considering the size of both the red and blue portions of the bar to compute the expected
value of each option (Hayden et al., 2010). In the standard variant of the task considered
here, both monkeys preferred risky options to safe options with the same expected value
(p<0.001 in both cases). Each risky option can be defined by the probability it would
provide a large reward, and we will use the term p(Large) to denote this quantity. As the
p(Large), and thus the expected value, of risky options fell, monkeys continued to prefer
them over safe options until p(Large) fell to around 0.23. In terms of expected value,
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monkeys sacrificed up to 71 µL of juice (+/ 7.4 SE) to choose the risky option instead of
the safe option.
Both monkeys preferred risky options to ambiguous options. As the p(Large), and thus the
expected value, of risky options fell, monkeys continued to prefer them over ambiguous
ones until p(Large) fell to around 0.30. In terms of expected value, monkeys sacrificed 53
µL of juice to choose the risky over the ambiguous option. These data demonstrate that
monkeys distinguish between risky and ambiguous forms of uncertainty, and, like humans,
are reluctant to choose gambles with uncertain probabilities (Hayden et al., 2010; Ellsberg,
1961; Fox and Tversky, 1995; Hsu et al., 2005; Huettel et al., 2006). Moreover, we found
that ambiguity aversion gradually disappeared during additional training periods that
occurred after physiological recordings were terminated (Hayden et al., 2010). This slow
learning effect demonstrates that monkeys gradually learn to associate accurate expected
values with ambiguous options, and that ambiguity aversion reflects discomfort with
unfamiliar stimuli.
Switching behavior reflects the surprisingness of rewards
When choosing between two risky options in this task, monkeys should not, in principle,
change their strategy as a function of the outcome of the previous trial, since trials were
independent. Typically, monkeys sensibly chose the option offering a higher probability of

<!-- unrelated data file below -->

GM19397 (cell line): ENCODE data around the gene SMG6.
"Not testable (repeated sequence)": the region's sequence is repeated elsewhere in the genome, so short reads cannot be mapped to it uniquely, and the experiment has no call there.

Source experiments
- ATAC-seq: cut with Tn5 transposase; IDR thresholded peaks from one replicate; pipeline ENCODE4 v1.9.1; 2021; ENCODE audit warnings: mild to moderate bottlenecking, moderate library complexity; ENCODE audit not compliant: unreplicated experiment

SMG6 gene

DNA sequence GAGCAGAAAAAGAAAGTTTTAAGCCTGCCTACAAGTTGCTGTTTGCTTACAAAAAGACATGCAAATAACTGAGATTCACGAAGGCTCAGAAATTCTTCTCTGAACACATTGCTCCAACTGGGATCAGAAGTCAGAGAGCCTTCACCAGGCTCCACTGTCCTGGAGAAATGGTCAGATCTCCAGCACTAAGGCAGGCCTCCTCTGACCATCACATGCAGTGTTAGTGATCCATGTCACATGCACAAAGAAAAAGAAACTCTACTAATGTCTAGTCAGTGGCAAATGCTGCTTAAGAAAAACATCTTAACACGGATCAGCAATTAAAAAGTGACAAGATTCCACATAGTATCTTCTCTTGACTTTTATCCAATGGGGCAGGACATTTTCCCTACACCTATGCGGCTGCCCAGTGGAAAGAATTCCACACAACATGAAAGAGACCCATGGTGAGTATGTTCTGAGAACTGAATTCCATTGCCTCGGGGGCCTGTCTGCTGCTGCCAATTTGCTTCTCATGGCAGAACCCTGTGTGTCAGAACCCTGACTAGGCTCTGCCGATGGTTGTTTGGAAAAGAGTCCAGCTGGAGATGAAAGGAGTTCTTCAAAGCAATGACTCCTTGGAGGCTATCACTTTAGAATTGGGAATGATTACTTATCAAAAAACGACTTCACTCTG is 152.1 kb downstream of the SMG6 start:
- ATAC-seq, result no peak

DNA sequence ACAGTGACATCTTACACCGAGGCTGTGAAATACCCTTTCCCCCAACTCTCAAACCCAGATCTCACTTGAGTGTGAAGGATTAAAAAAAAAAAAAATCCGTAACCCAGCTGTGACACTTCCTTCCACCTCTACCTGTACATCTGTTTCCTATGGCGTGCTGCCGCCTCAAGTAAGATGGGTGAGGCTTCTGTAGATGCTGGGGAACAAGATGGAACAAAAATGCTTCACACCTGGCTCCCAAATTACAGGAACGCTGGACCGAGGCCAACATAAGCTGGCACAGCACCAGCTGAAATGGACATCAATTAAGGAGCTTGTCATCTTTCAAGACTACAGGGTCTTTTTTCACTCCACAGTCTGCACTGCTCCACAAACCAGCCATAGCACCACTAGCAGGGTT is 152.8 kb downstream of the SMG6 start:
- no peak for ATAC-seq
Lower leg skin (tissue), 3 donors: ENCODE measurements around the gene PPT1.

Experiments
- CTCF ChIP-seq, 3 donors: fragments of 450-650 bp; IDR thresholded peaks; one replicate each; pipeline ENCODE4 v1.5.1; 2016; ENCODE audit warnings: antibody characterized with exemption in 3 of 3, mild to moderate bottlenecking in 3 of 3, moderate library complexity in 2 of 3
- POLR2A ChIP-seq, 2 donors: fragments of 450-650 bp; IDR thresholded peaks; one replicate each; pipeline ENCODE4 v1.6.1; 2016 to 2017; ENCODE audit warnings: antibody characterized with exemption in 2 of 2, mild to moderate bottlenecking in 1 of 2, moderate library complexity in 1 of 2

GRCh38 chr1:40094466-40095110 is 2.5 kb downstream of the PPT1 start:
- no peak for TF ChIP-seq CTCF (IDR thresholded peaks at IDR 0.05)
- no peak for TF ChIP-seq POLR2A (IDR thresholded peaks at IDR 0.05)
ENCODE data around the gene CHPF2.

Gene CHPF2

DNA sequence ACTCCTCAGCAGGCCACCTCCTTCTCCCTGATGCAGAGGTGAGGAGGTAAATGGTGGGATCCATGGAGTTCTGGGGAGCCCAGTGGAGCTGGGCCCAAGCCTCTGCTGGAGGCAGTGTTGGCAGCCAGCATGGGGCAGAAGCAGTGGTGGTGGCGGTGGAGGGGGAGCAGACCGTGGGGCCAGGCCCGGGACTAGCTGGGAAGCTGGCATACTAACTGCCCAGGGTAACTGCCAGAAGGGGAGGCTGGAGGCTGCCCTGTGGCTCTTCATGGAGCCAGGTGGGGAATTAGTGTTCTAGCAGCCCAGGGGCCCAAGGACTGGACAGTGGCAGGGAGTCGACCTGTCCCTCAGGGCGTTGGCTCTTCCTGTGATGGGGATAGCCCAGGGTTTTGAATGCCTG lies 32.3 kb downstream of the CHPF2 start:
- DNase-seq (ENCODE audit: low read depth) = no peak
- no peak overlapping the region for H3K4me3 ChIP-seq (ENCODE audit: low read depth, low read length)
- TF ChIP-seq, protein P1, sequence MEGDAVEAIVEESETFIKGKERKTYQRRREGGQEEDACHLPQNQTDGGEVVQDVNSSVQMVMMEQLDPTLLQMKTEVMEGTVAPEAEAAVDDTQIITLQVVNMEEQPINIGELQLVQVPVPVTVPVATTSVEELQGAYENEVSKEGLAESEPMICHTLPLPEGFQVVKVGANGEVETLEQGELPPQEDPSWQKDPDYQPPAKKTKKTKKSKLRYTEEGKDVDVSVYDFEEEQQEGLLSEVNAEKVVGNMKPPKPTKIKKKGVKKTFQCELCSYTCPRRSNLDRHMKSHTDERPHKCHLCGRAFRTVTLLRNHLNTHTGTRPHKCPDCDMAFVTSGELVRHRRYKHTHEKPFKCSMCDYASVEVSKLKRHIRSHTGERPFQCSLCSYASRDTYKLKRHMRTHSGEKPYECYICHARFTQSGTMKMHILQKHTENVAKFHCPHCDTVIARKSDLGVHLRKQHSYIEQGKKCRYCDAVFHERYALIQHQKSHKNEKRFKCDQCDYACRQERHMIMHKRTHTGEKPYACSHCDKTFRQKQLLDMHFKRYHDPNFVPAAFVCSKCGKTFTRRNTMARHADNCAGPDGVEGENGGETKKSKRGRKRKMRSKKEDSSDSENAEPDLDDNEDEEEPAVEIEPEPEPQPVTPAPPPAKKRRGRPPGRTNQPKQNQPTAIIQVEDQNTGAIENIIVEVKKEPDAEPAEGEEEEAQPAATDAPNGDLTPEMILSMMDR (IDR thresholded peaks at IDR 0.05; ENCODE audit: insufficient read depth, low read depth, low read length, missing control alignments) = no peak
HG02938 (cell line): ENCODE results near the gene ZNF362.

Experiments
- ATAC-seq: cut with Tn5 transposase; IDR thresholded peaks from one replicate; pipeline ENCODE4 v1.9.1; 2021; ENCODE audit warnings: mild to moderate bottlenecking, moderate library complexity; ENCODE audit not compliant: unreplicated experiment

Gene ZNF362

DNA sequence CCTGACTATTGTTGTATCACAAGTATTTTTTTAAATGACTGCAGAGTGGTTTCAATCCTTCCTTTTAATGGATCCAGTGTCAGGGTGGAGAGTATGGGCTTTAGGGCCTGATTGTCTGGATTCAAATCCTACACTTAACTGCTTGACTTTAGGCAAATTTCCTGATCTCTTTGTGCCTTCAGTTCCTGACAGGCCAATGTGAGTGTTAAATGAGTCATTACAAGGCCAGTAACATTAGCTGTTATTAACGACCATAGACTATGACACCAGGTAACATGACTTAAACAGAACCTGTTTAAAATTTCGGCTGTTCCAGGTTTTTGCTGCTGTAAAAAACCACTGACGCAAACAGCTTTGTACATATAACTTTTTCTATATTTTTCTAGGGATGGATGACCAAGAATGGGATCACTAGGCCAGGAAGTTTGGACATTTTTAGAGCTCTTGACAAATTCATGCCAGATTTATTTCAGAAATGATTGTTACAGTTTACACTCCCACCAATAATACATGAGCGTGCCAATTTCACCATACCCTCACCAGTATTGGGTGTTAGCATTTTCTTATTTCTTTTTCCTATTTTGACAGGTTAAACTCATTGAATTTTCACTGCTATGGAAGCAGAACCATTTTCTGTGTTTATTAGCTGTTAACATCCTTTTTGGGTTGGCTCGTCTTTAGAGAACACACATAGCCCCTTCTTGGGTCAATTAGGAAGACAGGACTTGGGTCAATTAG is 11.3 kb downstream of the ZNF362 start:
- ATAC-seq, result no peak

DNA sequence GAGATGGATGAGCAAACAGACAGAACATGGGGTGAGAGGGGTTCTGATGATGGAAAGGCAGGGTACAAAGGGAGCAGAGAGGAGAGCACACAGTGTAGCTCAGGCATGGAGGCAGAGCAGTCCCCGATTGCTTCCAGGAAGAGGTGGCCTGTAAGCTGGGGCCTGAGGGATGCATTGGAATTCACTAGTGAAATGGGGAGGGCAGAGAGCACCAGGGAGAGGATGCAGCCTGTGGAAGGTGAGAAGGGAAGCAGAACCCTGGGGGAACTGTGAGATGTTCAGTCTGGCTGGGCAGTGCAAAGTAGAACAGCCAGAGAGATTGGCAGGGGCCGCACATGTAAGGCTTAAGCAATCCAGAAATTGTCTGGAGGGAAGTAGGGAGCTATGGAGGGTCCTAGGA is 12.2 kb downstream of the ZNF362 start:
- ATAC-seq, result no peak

large reward (81.8% of trials). However, monkeys also exhibited a weak but reliable
increase in willingness to choose the option with the lower p(Large) (the redder of the two
targets) following small rewards (Figure 2). They also exhibited a weak but reliable increase
in willingness to choose the option with the lower p(Large) following surprising (that is,
statistically unlikely) outcomes, regardless of the size of the outcome. This main effect of
reward size is unlikely to reflect trial-to-trial effects based on the choices made, since reward
was largely independent of choice made: small rewards were almost as likely to come from
choices of the bluer option (79.0% of smaller rewards) as were larger rewards (83.9% of
larger rewards).
Improbable large rewards biased monkeys towards choosing the less probable (i.e. redder)
option on the next trial (regression of switch likelihood against win probability, coefficient=
0.0014, p<0.001). Nearly identical results were observed for both monkeys individually
(coefficient=0.0013 for monkey E and 0.0015 for monkey O). One intuitive explanation for
this increased willingness to choose the suboptimal strategy is that a surprising large reward
(i.e. one obtained from a redder bar) suggests, despite the monkey’s extensive experience,
that something about the meaning of the stimulus has changed, and that perhaps the redder
bars are now more rewarding, so a change in strategy could be worth trying. In contrast, an
unsurprising large reward indicates that the environment is predictable and that the current
strategy is working. In the framework of Bayesian reinforcement learning, increases in
decisional uncertainty should drive faster learning and more rapid changes in behavior and
exploration (Courville et al, 2006). In this vein, we suggest that choosing the redder option
may be a form of exploratory choice.
We found that unexpected small rewards promoted larger willingness to choose the redder
option than expected small rewards and all large rewards (regression of switch likelihood
against win probability, coefficient=0.0019, p<0.001). Nearly identical results were
observed for both monkeys individually (coefficient=0.0021 for monkey E and 0.0018 for
monkey O). One intuitive explanation for this effect is that unexpected small rewards imply
that the meanings of the stimuli may have changed, just as in the case of the surprising large
reward, but that the situation is more urgent because circumstances have become less
favorable, more forcefully calling for an adjustment of choice strategy (cf. Courville et al,
2006; Yu and Dayan, 2005).
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Monkeys were relatively unlikely to choose the less probable redder option after they had
chosen the ambiguous option – regardless of the reward obtained (horizontal dashed lines in
Figure 2, p<0.001, and p<0.01 for both monkeys individually, binomial test). These effects
are consistent with the idea that, because ambiguous options do not strongly predict either a
large or a small reward, neither outcome is particularly surprising. Since no prediction was